Storage Comes to Riverside!
A new, six-story building complex is coming to Pinecrest Road in Riverside. An eclectic combination of (windowless) Nantucket/Shingle-style Georgian-Colonial, the structure will provide room for town residents to place everything they can’t fit into their current homes. “It’s the least I could do for my fellow citizens,” said Franklin “Westy” Bloomer, ruefully surveying the rubble of his former residence. “We thought we were zoning out addicts, not attics, but now, thanks to FAR, no one has space to store a pogo stick. If I won’t admit I was wrong, at least I can say I’m sorry.” Completion date is expected by July 14th.
Okay, that was a joke.
But Mr. Bloomer, the “FAR Czar” (Tom Gorin, you have nothing on me!) has written an angry letter to this paper suggesting that, if I have any ideas on improving FAR regulations, I attend the next FAR meeting, date as-yet unscheduled. Heck, I’ll be there with pencil and pad, ready to report, but I’ve been there before and listened while residents complained about the extraordinary costs incurred trying to comply with the regulations, heard cogent arguments against its present interpretation (why, for instance, should a house of 5,700 sq.ft. be perfect for a one-acre lot yet 5,200 be the maximum allowable size for a two-acre lot?) and even learned of great solutions to the problem of reducing bulk while still permitting homeowners to have the house that they want. Every time, the FAR folks nodded their heads, tugged their beards and proceeded to enact even more stringent regulations. The only answer, I think, is to toss these people off the RTM. Until then, let me leave you with a question: what possible business is it of yours, mine or Franklin Bloomer what people do with the interior of their homes? If someone wants a lighted, walk-out basement or a useable attic, does it concern you, so long as height and set-back requirements are met? I think not; Bloomer thinks so. We’ll agree to disagree, until the next election.
When you see a listing for a waterfront real estate listing that fails to mention, er, taxes, should your hairs prickle? I think so. Recent example, a property in Riverside that neglects to mention a tax bill of $54,000.00. Obviously this little omission would turn up sooner or later, but I prefer to see my numbers up front.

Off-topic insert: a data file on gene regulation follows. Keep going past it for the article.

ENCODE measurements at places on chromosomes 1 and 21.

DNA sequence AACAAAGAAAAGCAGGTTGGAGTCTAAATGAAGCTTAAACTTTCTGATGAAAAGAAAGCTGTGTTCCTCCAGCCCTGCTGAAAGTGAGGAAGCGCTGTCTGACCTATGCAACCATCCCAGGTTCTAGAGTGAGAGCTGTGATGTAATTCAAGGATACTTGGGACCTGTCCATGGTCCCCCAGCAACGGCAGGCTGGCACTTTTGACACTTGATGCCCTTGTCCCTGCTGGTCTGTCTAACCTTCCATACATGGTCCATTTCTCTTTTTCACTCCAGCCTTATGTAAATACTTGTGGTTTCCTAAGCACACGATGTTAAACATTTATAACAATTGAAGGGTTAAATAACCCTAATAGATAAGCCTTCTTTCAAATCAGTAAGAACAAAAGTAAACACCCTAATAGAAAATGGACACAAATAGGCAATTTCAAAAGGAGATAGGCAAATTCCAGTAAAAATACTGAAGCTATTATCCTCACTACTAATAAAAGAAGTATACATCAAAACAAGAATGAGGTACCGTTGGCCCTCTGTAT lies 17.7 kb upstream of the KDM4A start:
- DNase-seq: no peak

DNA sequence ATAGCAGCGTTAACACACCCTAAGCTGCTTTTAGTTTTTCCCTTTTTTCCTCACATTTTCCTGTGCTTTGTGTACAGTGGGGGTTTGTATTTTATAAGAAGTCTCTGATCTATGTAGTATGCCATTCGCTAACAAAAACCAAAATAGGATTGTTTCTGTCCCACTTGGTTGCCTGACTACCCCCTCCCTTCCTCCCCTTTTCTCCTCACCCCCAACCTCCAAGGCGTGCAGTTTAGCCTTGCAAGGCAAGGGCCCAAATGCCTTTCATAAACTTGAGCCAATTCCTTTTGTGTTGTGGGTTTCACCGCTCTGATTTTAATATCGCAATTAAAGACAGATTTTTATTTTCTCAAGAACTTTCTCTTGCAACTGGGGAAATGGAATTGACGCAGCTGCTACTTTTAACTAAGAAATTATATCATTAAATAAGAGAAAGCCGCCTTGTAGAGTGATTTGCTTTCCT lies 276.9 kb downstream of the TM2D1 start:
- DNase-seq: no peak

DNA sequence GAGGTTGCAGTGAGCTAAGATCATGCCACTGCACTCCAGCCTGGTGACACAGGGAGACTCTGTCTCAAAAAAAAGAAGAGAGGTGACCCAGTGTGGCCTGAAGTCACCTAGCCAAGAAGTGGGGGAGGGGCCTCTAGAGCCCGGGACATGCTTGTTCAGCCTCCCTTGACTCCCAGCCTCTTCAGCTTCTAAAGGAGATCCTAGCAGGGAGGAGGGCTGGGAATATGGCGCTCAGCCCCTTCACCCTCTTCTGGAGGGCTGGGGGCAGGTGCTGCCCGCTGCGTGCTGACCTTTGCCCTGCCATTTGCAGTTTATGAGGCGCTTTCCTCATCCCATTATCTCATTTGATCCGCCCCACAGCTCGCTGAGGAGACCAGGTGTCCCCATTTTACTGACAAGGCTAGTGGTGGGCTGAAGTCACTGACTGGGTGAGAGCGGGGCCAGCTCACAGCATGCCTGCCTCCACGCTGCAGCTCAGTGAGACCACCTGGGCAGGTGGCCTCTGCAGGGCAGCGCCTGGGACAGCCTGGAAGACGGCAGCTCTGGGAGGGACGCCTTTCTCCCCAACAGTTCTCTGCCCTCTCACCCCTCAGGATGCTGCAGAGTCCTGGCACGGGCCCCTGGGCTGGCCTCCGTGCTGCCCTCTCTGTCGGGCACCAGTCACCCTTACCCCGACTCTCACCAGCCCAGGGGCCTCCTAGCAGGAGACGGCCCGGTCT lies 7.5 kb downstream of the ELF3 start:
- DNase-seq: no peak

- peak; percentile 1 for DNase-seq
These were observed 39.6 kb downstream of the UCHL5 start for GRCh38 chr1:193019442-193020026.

The $5,000,000 – $7,000,000 Market
My clients and I toured a number of houses recently in what used to be considered nosebleed altitudes and saw very little that impressed us. “How much do we have to pay to get quality?” asked my client. The answer, sadly, is far more than $5,000,000. Even considering the high price of land, that’s ridiculous. We saw cheap (and identical – Home Depot must have been holding a yard sale) thermostats, light fixtures, California Closets, and on and on. I suspect (or hope) that a number of builders who have refused to open their wallets to pay for the quality their high prices supposedly demand will get their comeuppance, either when they sell at drastically reduced prices or at the foreclosure.
Saw a listing recently that claimed that the house in question had been built by “a reputed local builder”. Somehow, that doesn’t set my mind at ease.
Back to the recent tour of high-end houses. Again and again, I saw little windowless basement cubicles designated as “nanny quarters” or, just as bad, basement bedrooms with a single tiny window. Here’s the deal – if you want to place a human being in a basement bedroom, you have to provide a window large enough to accommodate a fireman and his (or her – I don’t care who saves me) breathing equipment. I don’t have the exact specs, but figure on something about 5 ½’ X 3 ½’. If a Realtor shows you something smaller and says it’s legal, she’s blowing smoke. You may not care about the safety or comfort of your staff but, given a chance to bring a wrongful death case against a rich, Greenwich mansion owner by an impoverished, hard-working Philippino girl, I’d dust off my law degree in a second. Do the right thing, or someone will do it for you.
“Could Be…”The other thing that annoyed my clients the other day were silly signs proclaiming, “could be wine cellar”, “could be video room”, etc. Build it and charge for it or forget it; don’t price your house as though these amenities are there.